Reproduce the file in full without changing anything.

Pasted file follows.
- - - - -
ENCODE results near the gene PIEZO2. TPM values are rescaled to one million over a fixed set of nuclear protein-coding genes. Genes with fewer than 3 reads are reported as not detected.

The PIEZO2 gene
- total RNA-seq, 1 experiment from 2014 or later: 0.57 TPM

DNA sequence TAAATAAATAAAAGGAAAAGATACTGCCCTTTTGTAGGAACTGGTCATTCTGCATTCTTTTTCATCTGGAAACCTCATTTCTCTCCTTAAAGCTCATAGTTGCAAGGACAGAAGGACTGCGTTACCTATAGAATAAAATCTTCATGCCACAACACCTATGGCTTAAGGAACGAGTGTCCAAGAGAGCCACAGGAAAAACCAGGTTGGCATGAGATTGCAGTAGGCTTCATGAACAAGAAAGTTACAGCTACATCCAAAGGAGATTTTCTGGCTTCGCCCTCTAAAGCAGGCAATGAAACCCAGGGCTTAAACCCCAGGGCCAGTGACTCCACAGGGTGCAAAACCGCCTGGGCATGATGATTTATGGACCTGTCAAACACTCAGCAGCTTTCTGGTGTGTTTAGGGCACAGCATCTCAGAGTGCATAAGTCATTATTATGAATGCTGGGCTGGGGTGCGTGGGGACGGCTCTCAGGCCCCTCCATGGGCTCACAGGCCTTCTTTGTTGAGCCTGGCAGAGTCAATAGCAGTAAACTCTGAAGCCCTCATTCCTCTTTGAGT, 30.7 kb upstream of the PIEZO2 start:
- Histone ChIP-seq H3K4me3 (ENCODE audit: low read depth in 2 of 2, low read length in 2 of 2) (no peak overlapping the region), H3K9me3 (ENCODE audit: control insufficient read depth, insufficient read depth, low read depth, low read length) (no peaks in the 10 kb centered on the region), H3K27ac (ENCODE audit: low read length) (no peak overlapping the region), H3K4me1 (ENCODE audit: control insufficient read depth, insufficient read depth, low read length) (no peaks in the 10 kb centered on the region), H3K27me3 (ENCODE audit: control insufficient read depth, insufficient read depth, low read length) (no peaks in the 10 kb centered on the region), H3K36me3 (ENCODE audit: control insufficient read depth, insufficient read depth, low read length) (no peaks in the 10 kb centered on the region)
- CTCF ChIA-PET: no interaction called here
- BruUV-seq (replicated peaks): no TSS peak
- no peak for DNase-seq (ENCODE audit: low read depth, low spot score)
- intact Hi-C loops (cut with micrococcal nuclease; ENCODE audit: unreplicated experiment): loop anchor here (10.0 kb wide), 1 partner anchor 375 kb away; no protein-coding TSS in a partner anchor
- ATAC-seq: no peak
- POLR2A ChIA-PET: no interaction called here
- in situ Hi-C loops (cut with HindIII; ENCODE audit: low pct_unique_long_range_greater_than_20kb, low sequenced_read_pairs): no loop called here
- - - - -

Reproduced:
ENCODE results near the gene PIEZO2. TPM values are rescaled to one million over a fixed set of nuclear protein-coding genes. Genes with fewer than 3 reads are reported as not detected.

The PIEZO2 gene
- total RNA-seq, 1 experiment from 2014 or later: 0.57 TPM

DNA sequence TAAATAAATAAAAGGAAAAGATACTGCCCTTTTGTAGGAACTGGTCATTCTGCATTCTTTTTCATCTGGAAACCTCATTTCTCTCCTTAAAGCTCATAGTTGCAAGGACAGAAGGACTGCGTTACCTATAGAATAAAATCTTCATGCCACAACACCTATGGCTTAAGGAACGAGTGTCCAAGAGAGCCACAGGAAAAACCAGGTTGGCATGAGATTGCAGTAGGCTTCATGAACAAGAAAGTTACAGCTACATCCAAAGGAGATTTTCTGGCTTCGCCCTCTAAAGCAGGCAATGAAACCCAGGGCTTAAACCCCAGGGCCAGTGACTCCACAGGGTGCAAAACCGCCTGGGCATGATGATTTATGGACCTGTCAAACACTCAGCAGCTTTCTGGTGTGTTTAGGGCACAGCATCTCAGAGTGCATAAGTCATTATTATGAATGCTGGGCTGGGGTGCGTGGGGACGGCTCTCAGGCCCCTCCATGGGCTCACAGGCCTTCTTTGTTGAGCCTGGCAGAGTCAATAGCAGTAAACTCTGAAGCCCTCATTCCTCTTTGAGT, 30.7 kb upstream of the PIEZO2 start:
- Histone ChIP-seq H3K4me3 (ENCODE audit: low read depth in 2 of 2, low read length in 2 of 2) (no peak overlapping the region), H3K9me3 (ENCODE audit: control insufficient read depth, insufficient read depth, low read depth, low read length) (no peaks in the 10 kb centered on the region), H3K27ac (ENCODE audit: low read length) (no peak overlapping the region), H3K4me1 (ENCODE audit: control insufficient read depth, insufficient read depth, low read length) (no peaks in the 10 kb centered on the region), H3K27me3 (ENCODE audit: control insufficient read depth, insufficient read depth, low read length) (no peaks in the 10 kb centered on the region), H3K36me3 (ENCODE audit: control insufficient read depth, insufficient read depth, low read length) (no peaks in the 10 kb centered on the region)
- CTCF ChIA-PET: no interaction called here
- BruUV-seq (replicated peaks): no TSS peak
- no peak for DNase-seq (ENCODE audit: low read depth, low spot score)
- intact Hi-C loops (cut with micrococcal nuclease; ENCODE audit: unreplicated experiment): loop anchor here (10.0 kb wide), 1 partner anchor 375 kb away; no protein-coding TSS in a partner anchor
- ATAC-seq: no peak
- POLR2A ChIA-PET: no interaction called here
- in situ Hi-C loops (cut with HindIII; ENCODE audit: low pct_unique_long_range_greater_than_20kb, low sequenced_read_pairs): no loop called here